L Shelf is a clever modular storage component, created by designer Aurélien Veyrat of Objet Optimisé. These L-shaped units (hence the name) can be easily connected together to form shelving systems of various size. Here is how designer describes this product: “L is to storage what stone is to building: the original element, the basis of creation and the expression of modularity. Whatever your needs, L is the comma that punctuates space without limitation.” Lovely. See more photos after the break.
I am sorry to be late in noticing this project, for it has JUST been successfully Kickstarted (three days ago, massive self-slap). You know how your mental image of a perfect closet is always tramped by the harsh reality of not enough space, busy morning routines, lack of time and patience? I do. And that is why I am so delighted to see a system that can bridge this gap (and eliminate lots of stress in the process). ThreadStax is a magnetic system that folds, stacks and dispenses your clothes neatly and without any effort. At the heart of the system are slides that separate your clothes, featuring magnets to keep everything in order when you are searching through your wardrobe. And to make the procedure even more streamlined, there is a handy folder that makes the job done in seconds. Yay. If you missed the Kickstarter, ThreadStax is available for pre-order.
This small eclectic apartment has been designed by Taiwan based collective KC Design Studio. The owners are a couple of creatives, who work for graphic design and fashion business and collect toys as a hobby. This explains the multitude of open shelves and lighted displays throughout the place. Designers made a successful attempt to combine two different aesthetics: classic paneled closet and minimalist staircase, antique furniture and modern materials and fixtures, warm animalistic textures and concrete walls. I also love the clever use of levels: the railing becomes a desk, the space under the staircase creates privacy for the bathroom. See more photos after the break.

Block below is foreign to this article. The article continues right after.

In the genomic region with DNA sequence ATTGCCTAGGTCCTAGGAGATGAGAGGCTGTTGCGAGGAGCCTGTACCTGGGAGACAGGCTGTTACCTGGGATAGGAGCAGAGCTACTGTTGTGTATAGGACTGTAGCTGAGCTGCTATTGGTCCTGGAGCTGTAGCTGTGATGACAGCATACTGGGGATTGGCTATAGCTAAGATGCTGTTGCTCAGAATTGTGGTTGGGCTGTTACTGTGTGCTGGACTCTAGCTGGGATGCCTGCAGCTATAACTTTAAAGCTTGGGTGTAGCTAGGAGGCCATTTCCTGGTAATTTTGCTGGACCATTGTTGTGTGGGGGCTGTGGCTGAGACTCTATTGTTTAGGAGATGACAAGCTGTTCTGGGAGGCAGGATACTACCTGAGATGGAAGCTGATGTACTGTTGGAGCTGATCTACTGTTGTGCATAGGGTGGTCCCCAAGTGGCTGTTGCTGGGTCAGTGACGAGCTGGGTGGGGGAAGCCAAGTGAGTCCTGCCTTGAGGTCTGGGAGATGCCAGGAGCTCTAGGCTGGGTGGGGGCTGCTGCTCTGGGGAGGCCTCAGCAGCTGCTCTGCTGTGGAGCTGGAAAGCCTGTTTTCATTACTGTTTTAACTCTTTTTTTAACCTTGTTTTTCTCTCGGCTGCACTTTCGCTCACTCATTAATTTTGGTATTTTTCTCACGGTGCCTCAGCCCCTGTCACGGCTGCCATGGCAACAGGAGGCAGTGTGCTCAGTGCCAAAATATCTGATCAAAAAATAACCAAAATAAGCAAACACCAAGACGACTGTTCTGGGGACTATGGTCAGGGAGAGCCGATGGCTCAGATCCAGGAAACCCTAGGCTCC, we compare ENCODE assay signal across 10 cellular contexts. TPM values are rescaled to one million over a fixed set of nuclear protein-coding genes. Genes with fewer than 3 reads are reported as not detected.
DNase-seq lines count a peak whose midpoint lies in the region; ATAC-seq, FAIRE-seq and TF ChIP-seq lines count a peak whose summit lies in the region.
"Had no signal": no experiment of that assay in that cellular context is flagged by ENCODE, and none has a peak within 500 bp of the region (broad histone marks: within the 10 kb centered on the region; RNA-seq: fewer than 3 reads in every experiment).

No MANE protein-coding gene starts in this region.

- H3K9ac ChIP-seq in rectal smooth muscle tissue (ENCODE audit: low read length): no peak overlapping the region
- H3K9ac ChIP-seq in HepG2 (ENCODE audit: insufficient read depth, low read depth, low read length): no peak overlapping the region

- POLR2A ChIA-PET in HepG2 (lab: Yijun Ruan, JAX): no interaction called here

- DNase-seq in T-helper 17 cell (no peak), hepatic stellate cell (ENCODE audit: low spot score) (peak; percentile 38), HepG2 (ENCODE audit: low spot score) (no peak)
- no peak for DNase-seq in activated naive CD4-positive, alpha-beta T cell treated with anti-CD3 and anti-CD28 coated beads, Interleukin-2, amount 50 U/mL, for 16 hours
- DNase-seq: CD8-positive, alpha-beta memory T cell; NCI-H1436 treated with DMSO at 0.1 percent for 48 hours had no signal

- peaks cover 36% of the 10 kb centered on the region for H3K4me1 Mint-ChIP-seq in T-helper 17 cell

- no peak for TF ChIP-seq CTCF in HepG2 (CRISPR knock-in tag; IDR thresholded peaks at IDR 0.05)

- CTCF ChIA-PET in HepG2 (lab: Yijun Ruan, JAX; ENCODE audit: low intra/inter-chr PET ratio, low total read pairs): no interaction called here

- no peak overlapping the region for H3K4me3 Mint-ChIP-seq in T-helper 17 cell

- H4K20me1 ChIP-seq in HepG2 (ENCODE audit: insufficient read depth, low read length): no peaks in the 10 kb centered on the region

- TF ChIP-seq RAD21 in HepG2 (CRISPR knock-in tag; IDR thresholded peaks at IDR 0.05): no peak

Corridor bicycle is a clever concept by Dutch design student David Roman Lieshout. He created a bike that is compact, easy to carry and store. “As cities are growing in popularity, housing is becoming increasingly compact and journeys more local,” – designer says. Corridor bike has a special semi-foldable frame, which allows you to press it flat against the wall and salvage those precious square inches. The project is in its developments stage at the moment, but you can subscribe for updates on designer’s website.
LEVIT8 is a noteworthy (and already fully funded) Kickstarter campaign that was launched by three Singapore-based designers. We all know about the benefits of standing up while working at the computer, and LEVIT8 offers you just that. Just unfold it atop of your actual desk (or any other working surface) and change your posture at will. Made from lightweight durable material, it is as big as a magazine, so you can easily travel and commute with it. Instant want.
This clever IKEA hack took less than $500 and 6 hours to accomplish. Lowly IKEA kitchen cabinets were transformed into a full platform bed with quite ample storage underneath. Wonderful use of resources.
This is just delightful. Created by a team of designers in Italy, PlayWood is a simple connector that allows you to create your own modular furniture from any kind of wood your want (or have on hand). The principle is simple: download the designs, purchase the PlayWood connectors, cut your wood into pieces (according to your chosen design), and build your very own piece. You can choose any kind of material with a variable thickness from 1,5 cm to 2,0 cm. A great way to DIY.
This knife holder by AMOD-DOMA Studio is a thing of discreet beauty. Made from magnetic vinyl, it adds style, saves space, and showcases your prized cutlery. Easy to apply too. Love the idea!
Designers Konstantin Grcic, Jasper Morrison and Naoto Fukasawa have teamed up with Japanese retailer Muji to create a set of ultra-simple cabins for Tokyo Design Week. All three houses cover the basics, such as kitchen, bedroom, bathroom and lounging area, and follow Muji’s Spartan approach to removing distractions and freeing space from the unnecessary objects. After all, a vacation cabin is there to unite us with nature, not things. See more photos after the break.